Note: this Christmas, Rocks Off is remembering some prominent members of Houston's music community we lost this year, which we extended to include the legendary Winter, who passed away July 16. This article originally appeared on February 11.
A December 1968 edition of Rolling Stone featured Texas musicians who were at the time making inroads into the magazine's home city of San Francisco. Featuring a cover photo of cowboy-hatted Doug Sahm (balancing toddler son Shawn on his knee), it mentioned players and singers both known (Janis Joplin, Steve Miller, Boz Scaggs) and others familiar only to hardcore fans.
But it was a mention of a shit-hot blues player, Johnny Winter, that seemed to generate the most buzz. Soon, the Beaumont native found himself in demand. The article described "A cross-eyed albino with long, fleecy hair, who plays some of the gutsiest, fluid blues you ever heard."
A guest appearance with Mike Bloomfield and Al Kooper at the Fillmore East gave a major audience their first real look at this mythical figure. Columbia Records execs were in the audience, and it led to a then-unheard of advance for an unknown act -- a reported $600,000 -- resulting in Winter's 1969 self-titled debut.
And while his career and personal life have seen plenty of ups and downs, Johnny Winter has always stayed the quintessential Texas bluesman, true to the genre even when seeing other guitar heroes reap more popular acclaim.
So it's fitting that in time for his 70th birthday on February 23, Winter was feted on disc with the career spanning 4-CD box set True to the Blues: The Johnny Winter Story (Columbia/Legacy).
"I was very happy with the way it turned out. They did a good job picking stuff," says Winter, ever succinct in answering questions, from somewhere on the endless road. "I'm happy with it"
True to the Blues features 56 tracks culled from a whopping 27 albums (as well as unreleased material), and spans tracks recorded in 1968 at legendary Austin club the Vulcan Gas Company to 2011 collaborations with Vince Gill and Derek Trucks, taken from 2011's Roots CD
Also making their appearance for the first time are incendiary live cuts from the 1970 Atlanta Pop Festival, as well as Woodstock. Sadly, Winter's management didn't think much of the event at the time, hence his absence from the movie.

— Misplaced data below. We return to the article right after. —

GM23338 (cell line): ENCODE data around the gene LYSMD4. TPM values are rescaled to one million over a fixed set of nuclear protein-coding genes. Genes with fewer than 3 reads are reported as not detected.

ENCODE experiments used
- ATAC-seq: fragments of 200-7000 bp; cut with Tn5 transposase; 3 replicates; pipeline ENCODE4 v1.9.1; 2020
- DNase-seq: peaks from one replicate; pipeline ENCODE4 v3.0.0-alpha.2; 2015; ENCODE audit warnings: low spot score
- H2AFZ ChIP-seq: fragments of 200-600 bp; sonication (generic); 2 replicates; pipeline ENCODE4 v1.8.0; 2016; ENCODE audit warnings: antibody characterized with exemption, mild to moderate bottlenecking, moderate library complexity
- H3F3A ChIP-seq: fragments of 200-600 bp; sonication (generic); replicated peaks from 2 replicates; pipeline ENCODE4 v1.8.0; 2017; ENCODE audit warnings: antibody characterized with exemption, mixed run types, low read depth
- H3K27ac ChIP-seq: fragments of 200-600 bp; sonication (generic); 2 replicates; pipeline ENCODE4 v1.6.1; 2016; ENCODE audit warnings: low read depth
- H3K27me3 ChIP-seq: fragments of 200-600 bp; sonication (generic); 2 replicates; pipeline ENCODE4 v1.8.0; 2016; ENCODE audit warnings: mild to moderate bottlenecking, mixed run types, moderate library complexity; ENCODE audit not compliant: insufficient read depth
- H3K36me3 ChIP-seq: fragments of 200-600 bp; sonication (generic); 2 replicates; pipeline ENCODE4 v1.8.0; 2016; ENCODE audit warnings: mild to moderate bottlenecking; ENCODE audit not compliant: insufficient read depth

"It was very emotional music with a lot of feeling. More than I'd ever heard," Winter says of his first attraction to the blues, which he shared with brother Edgar. His similarly albino sibling also carved out a career as a musician, albeit in a more rock direction ("Frankenstein"). The two would play with each other's bands for decades.
But this was also back in the day where, say, having any song by any artist of any era instantaneously at the click of a computer mouse was something akin to science fiction. The Winter brothers had to become something of musical detectives to find the blues.
Story continues on the next page.
"Yeah, there were several radio stations that played it. Beaumont had a black station, KJET," Winter remembers. "There was WLAC in Nashville, a 50,000-watt station. In Shreveport that was KWKH and a big station in Mexico, XKRS that Wolfman Jack was on. You could get those stations all the way up to Canada."
He adds that there was a good record store in Beaumont run buy a guy who owned few juke joints: "He had a good blues selection."
Houston has also played a role in Winter's life. "I loved Houston," he says. "We lived there several years and had a lot of good gigs there. A place called the Act III. There were holes in the dance floor!
"That must have been '66 or '67," he reflects. "And we played Rockefeller's a lot."
Among his many collaborations with musical heroes, peers and spawn, it's his relationship with Muddy Waters that stands above all. Winter produced the blue giant's last four records, including his 1977 comeback effort Hard Again.
"I loved Muddy," he offers. "We got to be great friends, real close. He liked me a lot too. I'd go over to his house in Chicago and he'd cook dinner for me."
Of any Texas musicians he feels never got the credit due them, Winter goes for an obscure one: Joey Long.
"Joey Long was really good," he says. "He played all over Texas and Louisiana, but never got successful. He was the first black guy I knew who made a living playing blues."
Today, as always, Winter is on the road, and is planning a series of celebratory birthday-night shows at B.B. King's in New York City. A new record is in the can and ready to be mixed, featuring collaborations with Dr. John, Billy Gibbons, Mark Knopfler, Joe Perry and Joe Bonamassa.
Finally, a trailer has just been posted for Down & Dirty, the documentary on Winter's life and career in music making its world premiere at this year's SXSW Film Festival.
"I've been working on it for a couple of years now, so I'm hoping it will be out [in general release] soon," he says, in the most animated tone of our entire interview. "It's exciting to have a movie done of your life!"
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